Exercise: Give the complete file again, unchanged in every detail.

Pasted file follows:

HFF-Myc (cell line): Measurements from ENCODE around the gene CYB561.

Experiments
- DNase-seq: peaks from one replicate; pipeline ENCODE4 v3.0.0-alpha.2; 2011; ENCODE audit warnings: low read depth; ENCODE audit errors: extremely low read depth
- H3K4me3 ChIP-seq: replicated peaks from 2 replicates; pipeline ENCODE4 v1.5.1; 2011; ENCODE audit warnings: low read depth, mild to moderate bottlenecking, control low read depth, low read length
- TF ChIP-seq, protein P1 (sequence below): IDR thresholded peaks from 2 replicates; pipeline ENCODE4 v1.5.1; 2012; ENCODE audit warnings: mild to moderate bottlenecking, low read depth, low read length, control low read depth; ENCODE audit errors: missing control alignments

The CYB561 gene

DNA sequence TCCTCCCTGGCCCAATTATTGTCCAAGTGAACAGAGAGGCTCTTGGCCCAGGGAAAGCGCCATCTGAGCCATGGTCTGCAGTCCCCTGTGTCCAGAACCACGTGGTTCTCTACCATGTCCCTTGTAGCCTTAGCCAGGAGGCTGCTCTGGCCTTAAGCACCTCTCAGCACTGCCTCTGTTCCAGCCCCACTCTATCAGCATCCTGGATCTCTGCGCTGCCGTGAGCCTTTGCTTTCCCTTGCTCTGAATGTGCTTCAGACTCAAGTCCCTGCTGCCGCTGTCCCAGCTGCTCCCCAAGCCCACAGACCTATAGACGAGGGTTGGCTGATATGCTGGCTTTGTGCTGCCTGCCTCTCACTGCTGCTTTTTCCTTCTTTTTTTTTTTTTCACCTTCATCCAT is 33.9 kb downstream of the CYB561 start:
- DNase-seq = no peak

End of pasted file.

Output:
HFF-Myc (cell line): Measurements from ENCODE around the gene CYB561.

Experiments
- DNase-seq: peaks from one replicate; pipeline ENCODE4 v3.0.0-alpha.2; 2011; ENCODE audit warnings: low read depth; ENCODE audit errors: extremely low read depth
- H3K4me3 ChIP-seq: replicated peaks from 2 replicates; pipeline ENCODE4 v1.5.1; 2011; ENCODE audit warnings: low read depth, mild to moderate bottlenecking, control low read depth, low read length
- TF ChIP-seq, protein P1 (sequence below): IDR thresholded peaks from 2 replicates; pipeline ENCODE4 v1.5.1; 2012; ENCODE audit warnings: mild to moderate bottlenecking, low read depth, low read length, control low read depth; ENCODE audit errors: missing control alignments

The CYB561 gene

DNA sequence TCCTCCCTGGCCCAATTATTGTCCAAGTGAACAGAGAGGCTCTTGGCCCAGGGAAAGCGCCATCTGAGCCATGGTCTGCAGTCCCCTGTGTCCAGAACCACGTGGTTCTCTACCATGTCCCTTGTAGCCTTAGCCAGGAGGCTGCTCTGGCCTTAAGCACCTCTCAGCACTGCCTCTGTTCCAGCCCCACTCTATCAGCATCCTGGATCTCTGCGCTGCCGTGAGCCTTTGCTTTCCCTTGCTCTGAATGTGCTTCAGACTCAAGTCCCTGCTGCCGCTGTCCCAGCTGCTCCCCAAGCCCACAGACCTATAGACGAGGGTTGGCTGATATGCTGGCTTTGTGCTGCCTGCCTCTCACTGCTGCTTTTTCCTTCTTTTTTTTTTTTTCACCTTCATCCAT is 33.9 kb downstream of the CYB561 start:
- DNase-seq = no peak